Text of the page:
By all indications, Williams saw something he didn't like, and began to steer his basketball players away from it, though perhaps not entirely. He said he approves of the current college sports arrangement, whereby coaches are, my words, cheerleaders of their players' academic priorities. They encourage. They accommodate. At one point, Williams referenced, "Every team I've ever coached, I've had players wave at me as they're leaving practice to go to study sessions. Not just to take a test, but to go to study sessions."

A wave and a prayer probably isn't good enough. In one breath, Williams says academics is the most important thing, in the next, he says his main worry is "trying to figure out how to box out better."

Williams did in this instance, I'm convinced, what just about any conscientious coach would do when faced with the suspicions that he had. He steered his players away, but let the academic advising side handle things while he focused on the admittedly time-consuming tasks of being a national-caliber college basketball coach. If you think your coach would've done anything different, I'm not so sure.

In the end, this report found Williams not culpable in anything that happened.

But neither is he a victim. These coaches make it their business to know minute details about the teams they coach and the teams they play. They can tell you what percentage of the time the opposing point guard scores when he goes to his left. They know what percentage of passes a team completes when a specific position goes in motion. If they want to know something, they know it. The football coaches got a power-point presentation on this whole fraudulent setup, for goodness' sake.

This academic business, they don't want to know. Nor does a vocal segment of the public want to know. The Raleigh News & Observer reporter who worked this story, Dan Kane, received death threats credible enough that at least twice the paper had security dispatched to his home. Kane was dogged in the toughest kind of reporting -- done against the brick wall of academic privacy.

Nobody wants to hear it. But universities need to take notice.

And the NCAA needs to act.

For once, people on both sides of the “pay the players” movement agree. The talking heads who spend hours bashing the NCAA for its stand on amateurism now want a show of muscle from the organization on academics, ignoring that greed in the system is in part responsible for this fraud. The Connecticut basketball team was banned from the postseason for a year for failing to meet NCAA academic requirements, yet when the Huskies won the NCAA Tournament a year later and Shabazz Napier got the microphone in his hands and said, defiantly, “this is what happens when you ban us,” the NCAA all of a sudden was the bad guy, starving its players and asking that they make minimal academic progress.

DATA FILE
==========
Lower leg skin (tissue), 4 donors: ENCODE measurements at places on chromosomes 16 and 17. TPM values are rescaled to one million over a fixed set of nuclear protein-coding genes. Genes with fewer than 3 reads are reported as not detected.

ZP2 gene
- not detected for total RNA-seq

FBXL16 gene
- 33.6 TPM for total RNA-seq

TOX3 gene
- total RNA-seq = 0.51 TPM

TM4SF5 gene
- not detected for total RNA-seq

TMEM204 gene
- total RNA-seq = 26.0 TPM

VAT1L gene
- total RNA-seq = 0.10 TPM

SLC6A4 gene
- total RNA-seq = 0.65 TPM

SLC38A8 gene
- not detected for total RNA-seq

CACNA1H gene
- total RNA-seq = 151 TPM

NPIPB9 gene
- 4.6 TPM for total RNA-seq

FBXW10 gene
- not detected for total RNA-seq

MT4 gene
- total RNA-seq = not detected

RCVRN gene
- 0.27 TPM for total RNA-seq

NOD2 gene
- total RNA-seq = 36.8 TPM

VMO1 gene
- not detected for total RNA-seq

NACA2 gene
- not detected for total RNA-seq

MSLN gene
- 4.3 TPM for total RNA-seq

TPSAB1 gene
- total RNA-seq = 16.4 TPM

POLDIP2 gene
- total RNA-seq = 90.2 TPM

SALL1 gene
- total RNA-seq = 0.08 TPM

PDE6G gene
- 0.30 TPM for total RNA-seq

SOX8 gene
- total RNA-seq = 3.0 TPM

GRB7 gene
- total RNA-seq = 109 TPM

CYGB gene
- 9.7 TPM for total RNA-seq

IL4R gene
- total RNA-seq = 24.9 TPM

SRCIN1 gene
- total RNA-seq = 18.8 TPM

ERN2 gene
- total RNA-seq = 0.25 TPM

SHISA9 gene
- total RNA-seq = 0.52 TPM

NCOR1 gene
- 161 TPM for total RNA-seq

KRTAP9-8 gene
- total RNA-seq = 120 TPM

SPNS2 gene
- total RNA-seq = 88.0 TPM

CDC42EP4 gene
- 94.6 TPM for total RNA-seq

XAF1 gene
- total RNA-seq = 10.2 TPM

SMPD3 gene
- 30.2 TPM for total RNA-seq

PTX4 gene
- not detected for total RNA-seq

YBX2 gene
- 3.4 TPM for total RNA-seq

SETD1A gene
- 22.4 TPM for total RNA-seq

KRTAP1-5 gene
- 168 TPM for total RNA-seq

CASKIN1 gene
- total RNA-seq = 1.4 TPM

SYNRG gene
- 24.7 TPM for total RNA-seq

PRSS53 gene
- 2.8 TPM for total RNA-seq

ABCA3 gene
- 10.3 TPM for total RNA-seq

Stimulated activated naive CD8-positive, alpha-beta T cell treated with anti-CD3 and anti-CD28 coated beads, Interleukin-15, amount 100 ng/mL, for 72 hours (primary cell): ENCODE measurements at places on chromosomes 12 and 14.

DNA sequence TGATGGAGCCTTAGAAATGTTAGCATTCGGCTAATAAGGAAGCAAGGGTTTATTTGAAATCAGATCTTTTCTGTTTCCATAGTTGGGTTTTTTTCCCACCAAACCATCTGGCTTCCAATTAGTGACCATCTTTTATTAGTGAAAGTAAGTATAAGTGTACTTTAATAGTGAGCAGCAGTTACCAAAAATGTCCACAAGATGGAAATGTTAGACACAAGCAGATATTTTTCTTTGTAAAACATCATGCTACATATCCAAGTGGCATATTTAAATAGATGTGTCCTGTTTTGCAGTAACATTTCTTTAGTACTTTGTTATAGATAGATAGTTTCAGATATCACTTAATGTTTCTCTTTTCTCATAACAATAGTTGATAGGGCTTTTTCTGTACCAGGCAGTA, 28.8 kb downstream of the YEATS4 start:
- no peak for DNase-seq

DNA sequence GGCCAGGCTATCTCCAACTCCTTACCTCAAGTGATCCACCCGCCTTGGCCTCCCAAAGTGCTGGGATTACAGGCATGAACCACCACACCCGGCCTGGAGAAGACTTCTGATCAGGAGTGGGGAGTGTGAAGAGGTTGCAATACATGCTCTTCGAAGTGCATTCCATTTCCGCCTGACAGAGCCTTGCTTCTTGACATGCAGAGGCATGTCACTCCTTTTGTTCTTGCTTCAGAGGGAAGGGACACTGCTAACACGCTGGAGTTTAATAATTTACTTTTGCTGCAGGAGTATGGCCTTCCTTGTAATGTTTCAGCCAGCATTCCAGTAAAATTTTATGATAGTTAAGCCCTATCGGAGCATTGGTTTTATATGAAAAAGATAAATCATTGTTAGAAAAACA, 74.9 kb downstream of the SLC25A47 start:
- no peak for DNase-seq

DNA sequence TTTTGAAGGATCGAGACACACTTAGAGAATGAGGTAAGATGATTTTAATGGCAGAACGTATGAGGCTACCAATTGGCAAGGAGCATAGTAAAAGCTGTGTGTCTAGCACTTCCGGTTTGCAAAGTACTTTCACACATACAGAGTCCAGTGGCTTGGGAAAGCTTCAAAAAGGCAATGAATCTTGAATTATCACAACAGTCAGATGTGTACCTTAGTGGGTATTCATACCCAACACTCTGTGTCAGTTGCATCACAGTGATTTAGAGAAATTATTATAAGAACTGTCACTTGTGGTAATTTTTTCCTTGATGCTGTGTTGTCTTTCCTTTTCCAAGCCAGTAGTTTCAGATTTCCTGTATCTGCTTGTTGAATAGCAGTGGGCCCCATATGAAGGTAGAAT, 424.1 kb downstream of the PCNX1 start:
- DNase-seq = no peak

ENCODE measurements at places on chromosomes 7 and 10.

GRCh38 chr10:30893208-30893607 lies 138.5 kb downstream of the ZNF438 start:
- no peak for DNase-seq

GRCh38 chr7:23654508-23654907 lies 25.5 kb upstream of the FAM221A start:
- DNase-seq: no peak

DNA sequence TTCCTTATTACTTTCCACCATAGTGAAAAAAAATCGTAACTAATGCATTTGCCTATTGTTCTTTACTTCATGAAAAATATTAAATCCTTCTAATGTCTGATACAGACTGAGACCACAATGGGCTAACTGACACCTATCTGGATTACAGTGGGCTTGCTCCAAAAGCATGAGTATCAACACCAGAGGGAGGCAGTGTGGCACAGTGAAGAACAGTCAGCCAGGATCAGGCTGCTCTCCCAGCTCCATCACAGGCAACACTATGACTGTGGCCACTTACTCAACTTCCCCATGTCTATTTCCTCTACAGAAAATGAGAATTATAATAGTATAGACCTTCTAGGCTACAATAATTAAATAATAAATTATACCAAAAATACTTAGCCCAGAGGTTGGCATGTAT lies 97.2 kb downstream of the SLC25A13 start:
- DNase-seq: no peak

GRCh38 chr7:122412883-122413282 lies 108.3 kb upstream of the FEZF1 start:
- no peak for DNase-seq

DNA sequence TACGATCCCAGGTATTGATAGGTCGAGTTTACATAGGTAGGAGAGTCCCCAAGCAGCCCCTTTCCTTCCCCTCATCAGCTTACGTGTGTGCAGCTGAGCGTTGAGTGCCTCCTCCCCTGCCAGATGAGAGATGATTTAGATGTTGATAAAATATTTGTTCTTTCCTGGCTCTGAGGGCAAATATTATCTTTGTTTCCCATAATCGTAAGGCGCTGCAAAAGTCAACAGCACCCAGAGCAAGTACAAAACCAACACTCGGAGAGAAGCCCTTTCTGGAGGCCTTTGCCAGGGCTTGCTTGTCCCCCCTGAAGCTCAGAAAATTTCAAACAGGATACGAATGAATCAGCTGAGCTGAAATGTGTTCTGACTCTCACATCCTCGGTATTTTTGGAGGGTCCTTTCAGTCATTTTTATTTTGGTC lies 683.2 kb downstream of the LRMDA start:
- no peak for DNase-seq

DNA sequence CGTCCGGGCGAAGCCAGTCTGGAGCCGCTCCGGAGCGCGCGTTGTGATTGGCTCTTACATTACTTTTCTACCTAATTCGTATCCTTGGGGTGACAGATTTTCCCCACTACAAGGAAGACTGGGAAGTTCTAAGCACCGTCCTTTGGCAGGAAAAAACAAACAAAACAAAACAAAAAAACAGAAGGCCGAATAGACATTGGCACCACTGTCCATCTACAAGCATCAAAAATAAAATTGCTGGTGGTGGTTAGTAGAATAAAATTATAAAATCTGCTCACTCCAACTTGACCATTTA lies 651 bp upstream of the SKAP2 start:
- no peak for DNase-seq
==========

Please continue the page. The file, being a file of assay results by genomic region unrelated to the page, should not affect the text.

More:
You want to make sure people take the academic side seriously? Give them a test before they can play in the NCAA Tournament, or a bowl game. Everybody takes the same one. You pass, you play. Make public an aggregate list of courses taken by players every semester. There are steps that could be taken without unduly infringing on the rights of students to academic privacy.

The proliferation of money in college sports is a separate issue, but not completely. ESPN is in the business of pouring money into the college sports machine, and many of its voices have become the most vocal critics of the NCAA and advocates for funneling more of that money to the players.

That's fine. It's easy to argue for that. Guys like me make money off this system. It makes us all feel better for players to get a share. I've argued that athletes should be able to make money off their likeness and other outside income. But you either want a strong NCAA or you don't. And you have to be ready for the repercussions of money flowing through the system.

Let's talk about root cause. Let's talk about the effects of the NCAA and its conferences chasing money without shame for decades. If athletics weren't so important to North Carolina — financially and otherwise — if academics really were the primary focus at North Carolina, this long-term fraud wouldn't have been tolerated. It never would've been allowed to have gone on. Someone would have stepped forward. Coaches and advisors would've been more vigilant. What began, perhaps, as small-scale cheating grew beyond anyone's expectations, and with an athletic department that was too big to fail, simply was allowed to continue, quietly.

If you think money didn't play a role in that, I disagree. Money changes things. It already has.

It even made one of the proudest institutions in the nation look the other way.

The NCAA can and should throw the book at North Carolina. But the way things are headed, that's likely to be the only book that matters in big-time college football and basketball before too long — if it isn't already.